Natalie, I appreciate your speaking up and speaking out..

  • Chantily Lane

    First of all, we need to realize that more domestic violence victims exist than what we expect. By society placing lifestyle and women within certain categories, we assume domestic violence will bypass their doors. We assume domestic violence has a name on it. It doesn’t for sure. As time has evolved, women/men have too. I am not insinuating that Rihanna invited Chris to beat her. (To some this may sound farfetched of what I am getting ready to say). However; due to so many dysfunctional proclivities, a woman /man may get slapped or punched and it is a turn on to them. Some young girls equate being hit as love. I believe this a part of the reason why Rihanna was able to forgive Chris that night prior to the Grammys, things hadn’t gotten out of hand unlike previous fights and spats. Under no circumstances, I am condoning domestic violence.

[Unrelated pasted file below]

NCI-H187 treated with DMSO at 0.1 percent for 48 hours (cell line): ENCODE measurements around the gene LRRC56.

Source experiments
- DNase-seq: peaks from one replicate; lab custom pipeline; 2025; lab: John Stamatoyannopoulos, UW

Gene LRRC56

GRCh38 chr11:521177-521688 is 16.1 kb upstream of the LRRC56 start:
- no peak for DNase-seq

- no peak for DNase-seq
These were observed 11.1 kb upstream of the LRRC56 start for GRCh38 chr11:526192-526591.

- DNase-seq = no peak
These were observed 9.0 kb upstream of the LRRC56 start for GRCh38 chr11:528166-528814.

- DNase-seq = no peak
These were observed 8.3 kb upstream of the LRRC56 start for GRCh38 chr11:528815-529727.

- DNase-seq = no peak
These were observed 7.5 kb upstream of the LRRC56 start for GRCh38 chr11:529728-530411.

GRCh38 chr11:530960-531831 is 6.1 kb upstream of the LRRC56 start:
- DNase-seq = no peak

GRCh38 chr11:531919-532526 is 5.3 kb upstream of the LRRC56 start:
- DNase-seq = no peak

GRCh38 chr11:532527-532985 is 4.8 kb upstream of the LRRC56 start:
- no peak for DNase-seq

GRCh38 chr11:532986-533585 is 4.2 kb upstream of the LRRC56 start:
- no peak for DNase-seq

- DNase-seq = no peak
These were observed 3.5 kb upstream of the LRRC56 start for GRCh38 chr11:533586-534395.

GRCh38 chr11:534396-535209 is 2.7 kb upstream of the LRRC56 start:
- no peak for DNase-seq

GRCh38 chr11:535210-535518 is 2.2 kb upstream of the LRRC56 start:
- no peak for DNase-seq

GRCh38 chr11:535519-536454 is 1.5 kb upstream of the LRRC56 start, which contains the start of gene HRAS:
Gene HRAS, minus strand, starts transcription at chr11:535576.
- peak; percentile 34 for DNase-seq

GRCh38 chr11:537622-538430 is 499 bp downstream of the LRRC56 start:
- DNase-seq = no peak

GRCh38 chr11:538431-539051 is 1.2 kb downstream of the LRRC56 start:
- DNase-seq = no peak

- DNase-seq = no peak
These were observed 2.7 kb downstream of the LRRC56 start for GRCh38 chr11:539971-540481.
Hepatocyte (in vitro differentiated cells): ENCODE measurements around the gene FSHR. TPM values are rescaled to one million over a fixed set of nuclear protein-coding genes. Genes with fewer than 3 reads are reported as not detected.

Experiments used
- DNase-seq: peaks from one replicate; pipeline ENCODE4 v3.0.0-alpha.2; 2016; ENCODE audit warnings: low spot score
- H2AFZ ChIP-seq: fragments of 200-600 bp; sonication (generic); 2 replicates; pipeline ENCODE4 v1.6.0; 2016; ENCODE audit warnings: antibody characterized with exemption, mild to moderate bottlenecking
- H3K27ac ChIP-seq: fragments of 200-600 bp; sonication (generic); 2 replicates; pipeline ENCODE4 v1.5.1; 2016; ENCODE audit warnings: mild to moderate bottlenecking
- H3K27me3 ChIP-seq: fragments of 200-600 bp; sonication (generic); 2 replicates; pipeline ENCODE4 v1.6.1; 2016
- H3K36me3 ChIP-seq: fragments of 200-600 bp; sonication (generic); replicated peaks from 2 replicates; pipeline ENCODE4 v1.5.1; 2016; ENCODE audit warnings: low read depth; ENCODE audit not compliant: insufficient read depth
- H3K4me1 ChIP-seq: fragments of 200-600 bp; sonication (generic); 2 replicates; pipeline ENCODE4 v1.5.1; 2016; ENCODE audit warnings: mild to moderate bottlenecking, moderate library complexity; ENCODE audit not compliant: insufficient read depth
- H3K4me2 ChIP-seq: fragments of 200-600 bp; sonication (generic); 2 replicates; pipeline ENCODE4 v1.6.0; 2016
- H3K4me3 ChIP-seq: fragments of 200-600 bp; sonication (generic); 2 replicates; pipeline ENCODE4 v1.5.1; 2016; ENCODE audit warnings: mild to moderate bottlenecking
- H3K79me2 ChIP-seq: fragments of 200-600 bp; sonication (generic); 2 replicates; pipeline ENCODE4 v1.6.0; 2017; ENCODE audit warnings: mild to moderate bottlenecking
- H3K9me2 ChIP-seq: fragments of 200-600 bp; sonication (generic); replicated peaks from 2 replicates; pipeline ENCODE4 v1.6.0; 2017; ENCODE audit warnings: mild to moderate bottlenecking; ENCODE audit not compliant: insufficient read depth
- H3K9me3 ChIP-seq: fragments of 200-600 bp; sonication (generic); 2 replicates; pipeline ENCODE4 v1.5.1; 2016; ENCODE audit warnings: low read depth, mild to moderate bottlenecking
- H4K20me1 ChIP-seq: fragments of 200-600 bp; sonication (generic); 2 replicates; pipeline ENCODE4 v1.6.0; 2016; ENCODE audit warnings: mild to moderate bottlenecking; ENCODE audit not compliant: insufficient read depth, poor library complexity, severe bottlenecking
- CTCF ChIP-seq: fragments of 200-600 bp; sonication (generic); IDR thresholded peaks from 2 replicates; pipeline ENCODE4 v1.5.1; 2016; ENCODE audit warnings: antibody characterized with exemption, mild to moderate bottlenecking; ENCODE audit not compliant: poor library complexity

Now as a “God saved my life” domestic abuse survivor, once you have really gotten your A beaten by a man, you have no desires to go back or forgive him. You have to pray to forgive yourself as well as your partner. Women such as myself grew up knowing NOT to ever let a man hit you. I didn’t lack for the love of a male: I had my father, grandfather, three older brothers, and 6 uncles. They all loved/loves me unconditionally due to being the baby girl. I didn’t grow up lacking anything. In my world, I actually was a little princess. How did I get in a domestic violent situation? I didn’t know who I was really laying down with. His father beat his mother and they were a very affluent family within their community. Therefore, this behavior within that family was swept under the rug. As an end result, the cycle of domestic violence was a generation continuance not an occurrence within his family.

    Either way we must continue to have discussion because as I speak, we could be saving a woman’s life. Women hold on for different reasons. After the first punch, I thought it was a spat. It wouldn’t happen again. After all, I want my family together and his son with his father (in the household). After I got punched in the stomach and suffer a miscarriage, I finally had gotten the courage to leave. That was my threshold. My point is if Rihanna and Chris do reunite; if he hits her again, hopefully she will eventually reach her threshold. Until then, the only steps we can for all women/men in domestic violent situations is to LISTEN, give advice (not judge), be truthful and pray for them.